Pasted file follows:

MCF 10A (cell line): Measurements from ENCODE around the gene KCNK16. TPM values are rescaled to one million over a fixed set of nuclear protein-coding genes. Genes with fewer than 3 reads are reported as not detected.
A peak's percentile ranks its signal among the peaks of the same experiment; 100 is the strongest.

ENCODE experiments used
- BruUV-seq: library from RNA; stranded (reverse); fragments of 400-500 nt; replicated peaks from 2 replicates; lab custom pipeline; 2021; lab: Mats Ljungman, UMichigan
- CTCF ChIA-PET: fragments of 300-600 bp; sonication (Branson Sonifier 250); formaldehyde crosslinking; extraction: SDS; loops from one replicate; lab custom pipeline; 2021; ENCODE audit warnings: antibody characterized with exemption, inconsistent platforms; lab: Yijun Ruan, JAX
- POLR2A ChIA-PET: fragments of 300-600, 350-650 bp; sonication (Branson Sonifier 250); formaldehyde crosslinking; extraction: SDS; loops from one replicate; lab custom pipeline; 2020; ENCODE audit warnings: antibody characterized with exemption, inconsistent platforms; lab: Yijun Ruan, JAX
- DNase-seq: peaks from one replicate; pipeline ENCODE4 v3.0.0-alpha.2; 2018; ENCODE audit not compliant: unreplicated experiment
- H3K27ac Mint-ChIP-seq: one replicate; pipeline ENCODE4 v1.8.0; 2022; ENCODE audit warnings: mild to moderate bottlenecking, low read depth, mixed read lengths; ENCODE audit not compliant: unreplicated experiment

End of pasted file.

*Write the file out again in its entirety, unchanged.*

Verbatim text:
MCF 10A (cell line): Measurements from ENCODE around the gene KCNK16. TPM values are rescaled to one million over a fixed set of nuclear protein-coding genes. Genes with fewer than 3 reads are reported as not detected.
A peak's percentile ranks its signal among the peaks of the same experiment; 100 is the strongest.

ENCODE experiments used
- BruUV-seq: library from RNA; stranded (reverse); fragments of 400-500 nt; replicated peaks from 2 replicates; lab custom pipeline; 2021; lab: Mats Ljungman, UMichigan
- CTCF ChIA-PET: fragments of 300-600 bp; sonication (Branson Sonifier 250); formaldehyde crosslinking; extraction: SDS; loops from one replicate; lab custom pipeline; 2021; ENCODE audit warnings: antibody characterized with exemption, inconsistent platforms; lab: Yijun Ruan, JAX
- POLR2A ChIA-PET: fragments of 300-600, 350-650 bp; sonication (Branson Sonifier 250); formaldehyde crosslinking; extraction: SDS; loops from one replicate; lab custom pipeline; 2020; ENCODE audit warnings: antibody characterized with exemption, inconsistent platforms; lab: Yijun Ruan, JAX
- DNase-seq: peaks from one replicate; pipeline ENCODE4 v3.0.0-alpha.2; 2018; ENCODE audit not compliant: unreplicated experiment
- H3K27ac Mint-ChIP-seq: one replicate; pipeline ENCODE4 v1.8.0; 2022; ENCODE audit warnings: mild to moderate bottlenecking, low read depth, mixed read lengths; ENCODE audit not compliant: unreplicated experiment